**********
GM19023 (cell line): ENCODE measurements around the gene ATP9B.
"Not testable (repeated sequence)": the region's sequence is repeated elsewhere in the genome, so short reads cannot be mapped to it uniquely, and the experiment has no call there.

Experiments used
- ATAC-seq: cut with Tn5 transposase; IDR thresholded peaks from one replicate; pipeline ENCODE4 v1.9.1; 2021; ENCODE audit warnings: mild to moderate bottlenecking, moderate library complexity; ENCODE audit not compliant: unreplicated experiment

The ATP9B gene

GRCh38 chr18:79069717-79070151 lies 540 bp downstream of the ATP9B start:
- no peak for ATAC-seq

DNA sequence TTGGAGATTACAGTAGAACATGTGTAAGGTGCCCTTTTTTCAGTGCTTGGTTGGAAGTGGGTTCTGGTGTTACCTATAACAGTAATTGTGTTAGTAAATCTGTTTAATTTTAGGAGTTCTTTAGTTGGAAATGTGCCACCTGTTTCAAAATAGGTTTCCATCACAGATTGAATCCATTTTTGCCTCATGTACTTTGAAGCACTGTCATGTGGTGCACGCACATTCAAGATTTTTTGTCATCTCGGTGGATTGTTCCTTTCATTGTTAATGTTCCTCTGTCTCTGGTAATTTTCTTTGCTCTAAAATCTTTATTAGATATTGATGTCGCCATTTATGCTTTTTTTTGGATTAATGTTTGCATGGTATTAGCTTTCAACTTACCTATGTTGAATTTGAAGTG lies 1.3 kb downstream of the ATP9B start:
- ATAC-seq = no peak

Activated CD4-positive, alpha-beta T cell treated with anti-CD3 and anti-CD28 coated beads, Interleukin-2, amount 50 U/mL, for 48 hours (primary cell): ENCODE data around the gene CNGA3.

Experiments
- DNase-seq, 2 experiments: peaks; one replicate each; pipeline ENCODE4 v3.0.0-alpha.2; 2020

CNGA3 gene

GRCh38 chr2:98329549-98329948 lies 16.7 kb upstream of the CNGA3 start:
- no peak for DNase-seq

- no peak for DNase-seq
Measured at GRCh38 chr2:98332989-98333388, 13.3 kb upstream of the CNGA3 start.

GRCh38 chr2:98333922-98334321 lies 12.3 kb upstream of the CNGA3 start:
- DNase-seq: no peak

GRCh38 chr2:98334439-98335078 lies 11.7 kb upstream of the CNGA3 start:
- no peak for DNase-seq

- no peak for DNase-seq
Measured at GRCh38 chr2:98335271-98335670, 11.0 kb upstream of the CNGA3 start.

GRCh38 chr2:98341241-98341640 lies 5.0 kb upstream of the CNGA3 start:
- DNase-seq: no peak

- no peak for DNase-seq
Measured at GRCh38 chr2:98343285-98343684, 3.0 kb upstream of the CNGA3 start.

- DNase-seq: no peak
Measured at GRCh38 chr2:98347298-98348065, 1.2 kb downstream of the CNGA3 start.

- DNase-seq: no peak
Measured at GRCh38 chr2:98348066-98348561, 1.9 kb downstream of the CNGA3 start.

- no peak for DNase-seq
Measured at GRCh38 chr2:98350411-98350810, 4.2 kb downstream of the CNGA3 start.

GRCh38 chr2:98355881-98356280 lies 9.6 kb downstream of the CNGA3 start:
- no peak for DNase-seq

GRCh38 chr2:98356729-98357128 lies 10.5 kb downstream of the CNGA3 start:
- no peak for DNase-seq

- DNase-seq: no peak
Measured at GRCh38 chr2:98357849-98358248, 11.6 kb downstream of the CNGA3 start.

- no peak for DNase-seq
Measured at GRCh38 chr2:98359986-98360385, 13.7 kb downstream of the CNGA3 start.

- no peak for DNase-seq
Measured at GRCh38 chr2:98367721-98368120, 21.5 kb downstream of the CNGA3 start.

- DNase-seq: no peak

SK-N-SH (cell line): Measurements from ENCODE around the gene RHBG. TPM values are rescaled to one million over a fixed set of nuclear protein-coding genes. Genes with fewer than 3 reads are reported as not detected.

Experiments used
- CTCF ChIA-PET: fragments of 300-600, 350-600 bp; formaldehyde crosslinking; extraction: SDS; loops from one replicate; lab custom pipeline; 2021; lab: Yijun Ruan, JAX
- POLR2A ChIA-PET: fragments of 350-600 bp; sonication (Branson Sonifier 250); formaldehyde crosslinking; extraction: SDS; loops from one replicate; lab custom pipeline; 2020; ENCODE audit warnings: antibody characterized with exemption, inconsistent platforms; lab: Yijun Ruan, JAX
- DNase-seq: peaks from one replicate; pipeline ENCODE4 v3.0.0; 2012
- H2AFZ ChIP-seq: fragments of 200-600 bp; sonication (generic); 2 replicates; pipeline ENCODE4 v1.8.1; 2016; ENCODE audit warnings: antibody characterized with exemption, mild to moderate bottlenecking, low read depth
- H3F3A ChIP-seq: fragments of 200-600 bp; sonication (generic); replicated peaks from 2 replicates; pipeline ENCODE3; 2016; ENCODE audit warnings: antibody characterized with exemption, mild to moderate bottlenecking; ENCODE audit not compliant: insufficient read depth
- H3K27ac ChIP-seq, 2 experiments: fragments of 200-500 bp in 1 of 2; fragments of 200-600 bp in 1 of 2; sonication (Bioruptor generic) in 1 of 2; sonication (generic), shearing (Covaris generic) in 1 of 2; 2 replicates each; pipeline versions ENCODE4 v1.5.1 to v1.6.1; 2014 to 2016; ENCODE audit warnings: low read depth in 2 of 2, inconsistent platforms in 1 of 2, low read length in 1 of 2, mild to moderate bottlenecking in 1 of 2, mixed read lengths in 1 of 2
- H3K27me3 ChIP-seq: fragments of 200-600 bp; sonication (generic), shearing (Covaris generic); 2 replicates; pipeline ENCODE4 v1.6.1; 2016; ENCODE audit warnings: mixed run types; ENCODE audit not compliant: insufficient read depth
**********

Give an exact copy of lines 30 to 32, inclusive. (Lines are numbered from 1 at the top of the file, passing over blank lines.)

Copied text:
- DNase-seq: no peak
Measured at GRCh38 chr2:98348066-98348561, 1.9 kb downstream of the CNGA3 start.

- no peak for DNase-seq